Type 2 diabetes mellitus is a chronic disease that may be amenable to precision medicine approaches because it affects a large, diverse segment of the population. In fact, the VA and American Diabetes Association guidelines recommend individualization of diabetes management, yet initial diabetes treatment is rarely individualized in current routine clinical care. The vast majority of diabetes patients are initially treated with metformin, and over a quarter of these patients fail to respond to metformin alone, leading to delays in achievement of early glycemic control and potentially avoidable risk of diabetes complications. There is a paucity of validated strategies to individualize initial diabetes treatment. Thus, precision medicine approaches, which attempt to match optimal disease management strategies to characteristics of an individual patient, are ideal to address the evidence gap to systematically guide individualized diabetes care. Individualized or precision medicine treatment is common in cardiovascular disease care, where clinical risk prediction tools guide drug selection (e.g., anticoagulation in atrial fibrillation) and treatment intensity (e.g., cholesterol goals on statin therapy). We propose a similar approach for diabetes treatment individualization based on prediction tools that estimate risk of diabetes complications and glycemic response to metformin. The overall goals of this career development award (CDA) are to develop and validate prediction tools that inform individualized diabetes care. The first two aims of the proposal are designed to determine patient characteristics at the onset of treatment that predict diabetes-related complications (Aim 1) and glycemic response to metformin (Aim 2).
In Aim 3, we will evaluate whether these prediction models can inform treatment approaches to achieve improvements in long-term diabetes complications. We will leverage large VA data repositories to create two independent cohorts of Veterans with type 2 diabetes to complete the aims of this proposal and form the basis of additional future observational studies. This study is innovative in that it leverages real-world clinical data from Veterans to generate evidence to guide precision medicine interventions; uses machine learning approaches and longitudinal methods to capture information from repeated measurements in routine clinical care to make maximal use of electronic health record data; and focuses on prediction tools based on data available at the time of diabetes diagnosis to guide initial treatment. The career development plan aligns research aims with training aims in order to prepare the applicant to undertake a research career focused on applications of precision medicine to improve Veteran health. The training goals of the proposal are focused in three areas that share a common theme of maximizing longitudinal VA clinical data for clinically-relevant observational research: 1) machine learning approaches applied to a clinical database; 2) longitudinal methods, including growth mixture models, that enable identification of patterns in repeated clinical measures; 3) methods for causal inference using large- scale observational data. Upon successful completion of the proposed scientific and training aims, the applicant will be prepared to pursue precision medicine studies focused on the use of newer diabetes drugs, incorporation of genetic data into clinical prediction models, and evaluation of the effect of prediction model use in routine diabetes care. The diverse mentorship team has content expertise in diabetes and cardiovascular disease, and methodological expertise in machine learning, longitudinal epidemiological studies, and causal inference. Direct mentorship will be paired with coursework and seminars to fill gaps in the applicant?s training and ensure progress towards independence as a clinician-investigator. Finally, the environment is ideal for the applicant?s career development, including resources available through the VA HSR&D Denver-Seattle Center of Innovation for Veteran-Centric and Value-Driven Care and the University of Colorado School of Medicine.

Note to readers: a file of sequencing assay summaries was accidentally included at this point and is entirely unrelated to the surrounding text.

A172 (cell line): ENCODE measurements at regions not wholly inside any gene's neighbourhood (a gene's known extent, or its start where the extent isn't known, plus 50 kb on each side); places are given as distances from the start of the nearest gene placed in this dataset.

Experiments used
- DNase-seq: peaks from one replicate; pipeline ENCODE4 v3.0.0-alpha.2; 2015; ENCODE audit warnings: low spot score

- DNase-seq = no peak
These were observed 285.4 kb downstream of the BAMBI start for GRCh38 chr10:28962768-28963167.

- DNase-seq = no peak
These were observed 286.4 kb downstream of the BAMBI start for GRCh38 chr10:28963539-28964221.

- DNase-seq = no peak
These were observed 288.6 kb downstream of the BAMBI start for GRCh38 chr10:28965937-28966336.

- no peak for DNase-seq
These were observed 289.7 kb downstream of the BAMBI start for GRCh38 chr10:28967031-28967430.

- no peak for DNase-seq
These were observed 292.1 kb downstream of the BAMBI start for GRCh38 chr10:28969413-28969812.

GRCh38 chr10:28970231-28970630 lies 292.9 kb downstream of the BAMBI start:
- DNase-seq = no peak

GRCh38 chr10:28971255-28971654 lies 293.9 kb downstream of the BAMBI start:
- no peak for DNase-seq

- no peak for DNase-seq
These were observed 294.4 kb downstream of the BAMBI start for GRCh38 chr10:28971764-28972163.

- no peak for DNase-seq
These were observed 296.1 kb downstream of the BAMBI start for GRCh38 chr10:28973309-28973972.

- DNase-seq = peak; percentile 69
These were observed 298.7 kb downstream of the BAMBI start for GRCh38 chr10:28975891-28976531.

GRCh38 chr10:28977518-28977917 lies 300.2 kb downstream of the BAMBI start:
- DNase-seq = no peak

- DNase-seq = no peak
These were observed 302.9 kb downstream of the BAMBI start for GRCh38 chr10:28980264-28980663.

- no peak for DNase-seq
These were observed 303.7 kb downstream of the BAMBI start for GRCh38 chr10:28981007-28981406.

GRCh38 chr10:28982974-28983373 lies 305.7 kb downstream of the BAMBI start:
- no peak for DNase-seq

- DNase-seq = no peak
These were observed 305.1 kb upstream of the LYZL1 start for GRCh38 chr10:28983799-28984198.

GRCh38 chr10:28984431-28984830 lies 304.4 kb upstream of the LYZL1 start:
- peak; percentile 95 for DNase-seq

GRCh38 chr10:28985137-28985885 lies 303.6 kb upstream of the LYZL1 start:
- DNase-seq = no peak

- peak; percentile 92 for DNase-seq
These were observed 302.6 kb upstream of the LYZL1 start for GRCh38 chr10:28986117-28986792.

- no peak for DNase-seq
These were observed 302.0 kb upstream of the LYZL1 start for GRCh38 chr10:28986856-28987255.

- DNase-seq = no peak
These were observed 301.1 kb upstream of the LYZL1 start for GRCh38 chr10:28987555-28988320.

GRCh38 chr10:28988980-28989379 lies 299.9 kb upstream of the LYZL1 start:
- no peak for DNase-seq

Type 2 diabetes affects almost a quarter of Veterans and negatively impacts Veteran health by increasing the risks for heart, kidney, and eye disease. Diabetes patients represent a diverse population, and the method of selecting the best initial diabetes treatment approach for each patient remains unclear, even though guidelines recommend individualized tailoring of treatment. The proposed research applies state-of-the-art computational and epidemiologic methods to explore VA clinical data to determine if there are factors that can accurately and reproducibly predict a patient?s risk of developing diabetes complications in the future and his/her likelihood of responding to metformin, the most commonly used initial treatment for diabetes. The study will then test whether applying prediction models to guide risk-based selection of initial diabetes treatment might have clinical benefits for patients. The study will inform individualized diabetes care, serve as a model for precision medicine methods to study chronic diseases, and contribute to improving Veteran health.